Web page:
There’s always been a bit of a magical air surrounding the month of June in Florence. May can be drastic in its weather variations, cold one moment, raining o uncomfortably warm. June however marks the welcome arrival of summer on the 21st, summer solstice combined with long days as a convivial spirit prevails before the exodus of people come mid-July through the beginning of September.
June is the birthday month of the city’s patron saint of San Giovanni Battista (St. John the Baptist), a figure and symbol of “moral rectitude and political correctness” also depicted on the florin coin, the ancient currency of the city. It’s wirth noting that St. John the Baptist is also the patron saint to the city of Turin and Ragusa. You will see him depicted in various forms around town. One such example is in an external niche of the church of Orsanmichele, his bronze statue dates back to the 15th century by Lorenzo Ghiberti. You will also see him numerous times in the Uffizi Gallery, most notably the works by artist Raffaello and Lucas Cranach the Elder and for a more modern and contemporary version in Piazza di Santa Maria Sopr’Arno: San Giovanni by Giuliano Vangi. The local baptistery (home to incredibly gold mosaics)was later dedicated to St. John and was consecrated in 1059.
You can read more about him in this lovely write-up by Deirdre Pirro for The Florentine which offers fascinating insight to his connection to Florence.
June 24th is the accumulation of many ancient rites and historical processions to celebrate the patron saint, of which began around the 13thcentury — though St. John was the chosen saint after Florentines converted to Christianity with arrival of the dominant Longobards. Before the city’s symbolic protector was Mars, the god of war, his likeness washed away in the flood of 1333. What appealed about San Giovanni was naturally his powerful fortitude and concise teachings with sayings that resonated with the local populace at the time “Exact no more than that which is appointed you” or ““Behold the Lamb of God who takes away the sin of the world!”
As tradition would have it, Florence today plays host a myriad of events and celebrations to continue marking the occasion.
It starts, naturally, on a religious note. A special mass this morning with an annual offering of candles to the archbishop of Florence in the Duomo’s baptistery a tradition, followed by mass in the Duomo cathedral or Piazza del Limbo (Santi Apostoli).
There is also the final match of calcio storico, Florence’s 500 year old historical football match that is almost insane to watch from an outsider point of view for its rather violent undertaking. Four different districts of the city pitted together with teams wearing historical dress and modern muscles, the action takes place on a large sandy football pitch directly in front of one of the city’s most important churches. Two teams of 27 players take part in the match that lasts roughly 50 minutes. The teams represented are Santa Croce (blue), Santa Maria Novella (red), Santo Spirito (white), and San Giovanni (green). What I personally enjoy about the festivities is just how insane people get over their loyalty to the game, and most importantly to the neighborhood they support. I live in the Oltrarno (other side of the river) that supports the Bianchi, clearly evident from the amount of white streamers and strung-up flags around both the square and tiny streets that snake their way from San Frediano to Piazza Santo Spirito.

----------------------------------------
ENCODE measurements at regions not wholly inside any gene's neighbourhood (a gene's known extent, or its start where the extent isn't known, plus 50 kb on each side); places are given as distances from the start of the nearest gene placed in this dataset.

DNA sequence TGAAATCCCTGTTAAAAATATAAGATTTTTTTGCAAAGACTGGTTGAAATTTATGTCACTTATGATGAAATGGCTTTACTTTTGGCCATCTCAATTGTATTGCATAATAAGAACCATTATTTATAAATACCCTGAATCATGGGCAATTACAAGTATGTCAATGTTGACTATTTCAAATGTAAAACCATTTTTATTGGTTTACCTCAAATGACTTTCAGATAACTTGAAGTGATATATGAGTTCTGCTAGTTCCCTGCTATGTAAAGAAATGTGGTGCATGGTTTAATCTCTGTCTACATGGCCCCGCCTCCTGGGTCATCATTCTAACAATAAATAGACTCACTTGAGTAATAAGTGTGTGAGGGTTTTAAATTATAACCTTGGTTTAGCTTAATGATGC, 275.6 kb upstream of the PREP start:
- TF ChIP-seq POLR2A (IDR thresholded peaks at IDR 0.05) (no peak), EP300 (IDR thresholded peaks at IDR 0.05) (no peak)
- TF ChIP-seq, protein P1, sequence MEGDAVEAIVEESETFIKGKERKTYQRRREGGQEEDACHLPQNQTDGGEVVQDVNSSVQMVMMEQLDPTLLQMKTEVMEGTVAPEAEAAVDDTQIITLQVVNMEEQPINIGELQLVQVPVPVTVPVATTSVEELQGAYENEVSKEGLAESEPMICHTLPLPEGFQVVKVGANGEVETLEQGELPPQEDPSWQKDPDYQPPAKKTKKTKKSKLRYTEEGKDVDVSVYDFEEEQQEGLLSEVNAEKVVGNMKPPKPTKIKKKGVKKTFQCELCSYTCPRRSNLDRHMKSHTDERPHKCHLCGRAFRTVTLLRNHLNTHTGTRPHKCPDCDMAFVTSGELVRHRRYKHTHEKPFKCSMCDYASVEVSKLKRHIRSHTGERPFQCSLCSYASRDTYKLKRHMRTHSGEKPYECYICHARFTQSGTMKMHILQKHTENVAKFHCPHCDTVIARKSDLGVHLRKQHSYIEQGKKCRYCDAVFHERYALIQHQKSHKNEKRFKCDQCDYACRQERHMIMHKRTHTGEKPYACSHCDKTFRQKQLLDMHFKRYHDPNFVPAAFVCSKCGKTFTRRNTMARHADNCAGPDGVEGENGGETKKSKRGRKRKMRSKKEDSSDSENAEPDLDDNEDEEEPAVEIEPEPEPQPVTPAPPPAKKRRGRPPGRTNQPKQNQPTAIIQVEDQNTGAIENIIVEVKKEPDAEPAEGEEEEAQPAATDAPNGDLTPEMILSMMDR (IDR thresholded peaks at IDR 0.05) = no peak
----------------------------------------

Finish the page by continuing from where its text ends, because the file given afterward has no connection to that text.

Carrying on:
The final match takes place today at 5pm, pitting the Rossi against the Verdi. Earlier this year expert guide and “girl with the best hair in Florence” Alexandra Lawrence and I took a walk around Piazza Santa Croce on Facebook Live – you can watch the fun below.
I love to watch the procession Corteo Storico della Repubblica Fiorentina that leads from the Palagio di Parte Guelfa to Piazza Santa Maria Novella and later towards Santa Croce (starts around 3pm), a lot of fun to watch as a parade of figures in historical dress along with the cow and players of the calcio storicomake their way to the match.
This year you can head to the lungarno della Zecca Vecchio for a special orchestral concert around 20:30 from the Fiesole school of music.
After, this evening, is the annual fireworks show that end June 24thwith a bang. “I fohi di San Giovanni”brings locals and visitors alike to the banks and bridges of the Arno River (Ponte Santa Trinita and Ponte alle Grazie tend to get the most crowded but the “Arno Beach” below Piazza Poggi is a popular spot too) to see a spectacular display of pyrotechnics that kicks off around 10pm that evening frim Piazzale Michelangelo.
Don’t Forget: Today San Niccolo Tower opens to the public
Today marks the opening of the Torre di San Niccolo, or San Niccolo’s tower, to the public, one of the city’s best preserved ancient gates. From now until September 30th(excluding Mondays), you can climb the tower via guided tour (both in English and Italian) daily from 5-8pm (from September, 4pm) for the affordable cost of 4€.
I highly recommend that you do as it is a spectacular experience, from its own fascinating history that you learn during the tour to the stunning panoramic view you can enjoy above. It rarely gets crowded and remains a personal favorite when it comes to summertime activities in the city.
If you happen to be in Florence, have fun today and keep an eye out for the procession later this afternoon. Buon Festa di San Giovanni a tutti!